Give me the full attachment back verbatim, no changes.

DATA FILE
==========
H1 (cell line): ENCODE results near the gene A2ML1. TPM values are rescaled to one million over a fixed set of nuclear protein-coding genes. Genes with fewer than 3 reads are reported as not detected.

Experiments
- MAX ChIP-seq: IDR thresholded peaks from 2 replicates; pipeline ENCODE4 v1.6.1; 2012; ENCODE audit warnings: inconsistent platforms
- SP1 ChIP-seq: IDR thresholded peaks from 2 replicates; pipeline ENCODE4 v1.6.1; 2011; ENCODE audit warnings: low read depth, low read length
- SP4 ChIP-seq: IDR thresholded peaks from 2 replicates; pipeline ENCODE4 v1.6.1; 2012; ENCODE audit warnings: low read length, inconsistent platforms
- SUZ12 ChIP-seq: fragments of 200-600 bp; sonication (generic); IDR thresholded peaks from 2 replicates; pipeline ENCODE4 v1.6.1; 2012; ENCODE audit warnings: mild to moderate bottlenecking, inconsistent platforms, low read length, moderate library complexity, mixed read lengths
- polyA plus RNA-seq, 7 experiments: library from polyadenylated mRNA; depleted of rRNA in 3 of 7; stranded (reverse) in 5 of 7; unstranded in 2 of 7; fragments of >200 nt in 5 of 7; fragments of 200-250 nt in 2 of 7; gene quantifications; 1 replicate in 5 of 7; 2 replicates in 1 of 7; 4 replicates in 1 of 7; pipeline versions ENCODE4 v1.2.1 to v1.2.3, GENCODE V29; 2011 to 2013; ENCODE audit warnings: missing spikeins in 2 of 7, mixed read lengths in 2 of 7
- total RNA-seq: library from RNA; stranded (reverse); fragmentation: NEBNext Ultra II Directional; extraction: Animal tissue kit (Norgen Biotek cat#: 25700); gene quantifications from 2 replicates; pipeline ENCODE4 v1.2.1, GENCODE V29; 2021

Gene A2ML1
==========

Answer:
H1 (cell line): ENCODE results near the gene A2ML1. TPM values are rescaled to one million over a fixed set of nuclear protein-coding genes. Genes with fewer than 3 reads are reported as not detected.

Experiments
- MAX ChIP-seq: IDR thresholded peaks from 2 replicates; pipeline ENCODE4 v1.6.1; 2012; ENCODE audit warnings: inconsistent platforms
- SP1 ChIP-seq: IDR thresholded peaks from 2 replicates; pipeline ENCODE4 v1.6.1; 2011; ENCODE audit warnings: low read depth, low read length
- SP4 ChIP-seq: IDR thresholded peaks from 2 replicates; pipeline ENCODE4 v1.6.1; 2012; ENCODE audit warnings: low read length, inconsistent platforms
- SUZ12 ChIP-seq: fragments of 200-600 bp; sonication (generic); IDR thresholded peaks from 2 replicates; pipeline ENCODE4 v1.6.1; 2012; ENCODE audit warnings: mild to moderate bottlenecking, inconsistent platforms, low read length, moderate library complexity, mixed read lengths
- polyA plus RNA-seq, 7 experiments: library from polyadenylated mRNA; depleted of rRNA in 3 of 7; stranded (reverse) in 5 of 7; unstranded in 2 of 7; fragments of >200 nt in 5 of 7; fragments of 200-250 nt in 2 of 7; gene quantifications; 1 replicate in 5 of 7; 2 replicates in 1 of 7; 4 replicates in 1 of 7; pipeline versions ENCODE4 v1.2.1 to v1.2.3, GENCODE V29; 2011 to 2013; ENCODE audit warnings: missing spikeins in 2 of 7, mixed read lengths in 2 of 7
- total RNA-seq: library from RNA; stranded (reverse); fragmentation: NEBNext Ultra II Directional; extraction: Animal tissue kit (Norgen Biotek cat#: 25700); gene quantifications from 2 replicates; pipeline ENCODE4 v1.2.1, GENCODE V29; 2021

Gene A2ML1